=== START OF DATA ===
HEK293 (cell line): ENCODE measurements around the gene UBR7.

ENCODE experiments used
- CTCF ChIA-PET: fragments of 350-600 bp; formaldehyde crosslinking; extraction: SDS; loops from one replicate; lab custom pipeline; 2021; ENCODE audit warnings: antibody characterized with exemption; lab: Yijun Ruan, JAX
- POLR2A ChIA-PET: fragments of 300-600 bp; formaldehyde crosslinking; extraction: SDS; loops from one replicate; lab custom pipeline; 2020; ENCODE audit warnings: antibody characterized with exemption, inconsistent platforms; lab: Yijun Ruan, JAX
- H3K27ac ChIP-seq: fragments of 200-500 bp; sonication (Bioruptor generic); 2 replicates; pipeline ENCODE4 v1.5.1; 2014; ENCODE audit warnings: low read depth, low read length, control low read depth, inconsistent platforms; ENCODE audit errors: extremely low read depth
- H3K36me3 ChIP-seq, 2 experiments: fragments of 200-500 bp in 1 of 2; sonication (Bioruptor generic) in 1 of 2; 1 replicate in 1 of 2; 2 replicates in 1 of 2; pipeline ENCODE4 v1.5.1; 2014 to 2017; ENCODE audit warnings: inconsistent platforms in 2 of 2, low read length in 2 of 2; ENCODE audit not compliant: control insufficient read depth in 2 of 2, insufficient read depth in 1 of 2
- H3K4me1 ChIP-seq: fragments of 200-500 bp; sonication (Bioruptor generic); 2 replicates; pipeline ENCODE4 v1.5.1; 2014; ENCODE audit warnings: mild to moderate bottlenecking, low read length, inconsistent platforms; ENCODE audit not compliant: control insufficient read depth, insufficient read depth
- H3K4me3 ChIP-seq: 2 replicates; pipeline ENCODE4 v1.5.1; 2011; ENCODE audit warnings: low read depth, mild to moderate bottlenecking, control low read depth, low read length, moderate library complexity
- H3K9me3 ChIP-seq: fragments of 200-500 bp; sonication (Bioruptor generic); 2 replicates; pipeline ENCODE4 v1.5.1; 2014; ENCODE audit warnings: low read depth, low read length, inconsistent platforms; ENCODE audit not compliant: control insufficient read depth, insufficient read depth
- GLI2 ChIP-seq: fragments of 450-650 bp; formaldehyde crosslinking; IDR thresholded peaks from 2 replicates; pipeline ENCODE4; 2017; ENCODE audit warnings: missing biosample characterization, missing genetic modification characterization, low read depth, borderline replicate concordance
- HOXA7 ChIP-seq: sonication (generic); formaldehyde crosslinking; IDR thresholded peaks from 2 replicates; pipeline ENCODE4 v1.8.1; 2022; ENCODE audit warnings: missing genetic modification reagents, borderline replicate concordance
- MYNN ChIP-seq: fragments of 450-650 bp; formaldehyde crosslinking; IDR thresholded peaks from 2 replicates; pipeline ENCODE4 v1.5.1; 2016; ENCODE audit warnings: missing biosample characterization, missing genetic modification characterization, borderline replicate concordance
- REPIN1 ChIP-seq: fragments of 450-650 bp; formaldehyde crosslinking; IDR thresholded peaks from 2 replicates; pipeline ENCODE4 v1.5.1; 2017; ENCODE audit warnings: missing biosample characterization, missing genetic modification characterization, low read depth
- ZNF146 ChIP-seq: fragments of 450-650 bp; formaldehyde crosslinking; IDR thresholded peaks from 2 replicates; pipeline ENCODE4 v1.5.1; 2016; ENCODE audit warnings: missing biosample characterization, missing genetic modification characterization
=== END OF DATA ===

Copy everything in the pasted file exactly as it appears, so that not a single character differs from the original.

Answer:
HEK293 (cell line): ENCODE measurements around the gene UBR7.

ENCODE experiments used
- CTCF ChIA-PET: fragments of 350-600 bp; formaldehyde crosslinking; extraction: SDS; loops from one replicate; lab custom pipeline; 2021; ENCODE audit warnings: antibody characterized with exemption; lab: Yijun Ruan, JAX
- POLR2A ChIA-PET: fragments of 300-600 bp; formaldehyde crosslinking; extraction: SDS; loops from one replicate; lab custom pipeline; 2020; ENCODE audit warnings: antibody characterized with exemption, inconsistent platforms; lab: Yijun Ruan, JAX
- H3K27ac ChIP-seq: fragments of 200-500 bp; sonication (Bioruptor generic); 2 replicates; pipeline ENCODE4 v1.5.1; 2014; ENCODE audit warnings: low read depth, low read length, control low read depth, inconsistent platforms; ENCODE audit errors: extremely low read depth
- H3K36me3 ChIP-seq, 2 experiments: fragments of 200-500 bp in 1 of 2; sonication (Bioruptor generic) in 1 of 2; 1 replicate in 1 of 2; 2 replicates in 1 of 2; pipeline ENCODE4 v1.5.1; 2014 to 2017; ENCODE audit warnings: inconsistent platforms in 2 of 2, low read length in 2 of 2; ENCODE audit not compliant: control insufficient read depth in 2 of 2, insufficient read depth in 1 of 2
- H3K4me1 ChIP-seq: fragments of 200-500 bp; sonication (Bioruptor generic); 2 replicates; pipeline ENCODE4 v1.5.1; 2014; ENCODE audit warnings: mild to moderate bottlenecking, low read length, inconsistent platforms; ENCODE audit not compliant: control insufficient read depth, insufficient read depth
- H3K4me3 ChIP-seq: 2 replicates; pipeline ENCODE4 v1.5.1; 2011; ENCODE audit warnings: low read depth, mild to moderate bottlenecking, control low read depth, low read length, moderate library complexity
- H3K9me3 ChIP-seq: fragments of 200-500 bp; sonication (Bioruptor generic); 2 replicates; pipeline ENCODE4 v1.5.1; 2014; ENCODE audit warnings: low read depth, low read length, inconsistent platforms; ENCODE audit not compliant: control insufficient read depth, insufficient read depth
- GLI2 ChIP-seq: fragments of 450-650 bp; formaldehyde crosslinking; IDR thresholded peaks from 2 replicates; pipeline ENCODE4; 2017; ENCODE audit warnings: missing biosample characterization, missing genetic modification characterization, low read depth, borderline replicate concordance
- HOXA7 ChIP-seq: sonication (generic); formaldehyde crosslinking; IDR thresholded peaks from 2 replicates; pipeline ENCODE4 v1.8.1; 2022; ENCODE audit warnings: missing genetic modification reagents, borderline replicate concordance
- MYNN ChIP-seq: fragments of 450-650 bp; formaldehyde crosslinking; IDR thresholded peaks from 2 replicates; pipeline ENCODE4 v1.5.1; 2016; ENCODE audit warnings: missing biosample characterization, missing genetic modification characterization, borderline replicate concordance
- REPIN1 ChIP-seq: fragments of 450-650 bp; formaldehyde crosslinking; IDR thresholded peaks from 2 replicates; pipeline ENCODE4 v1.5.1; 2017; ENCODE audit warnings: missing biosample characterization, missing genetic modification characterization, low read depth
- ZNF146 ChIP-seq: fragments of 450-650 bp; formaldehyde crosslinking; IDR thresholded peaks from 2 replicates; pipeline ENCODE4 v1.5.1; 2016; ENCODE audit warnings: missing biosample characterization, missing genetic modification characterization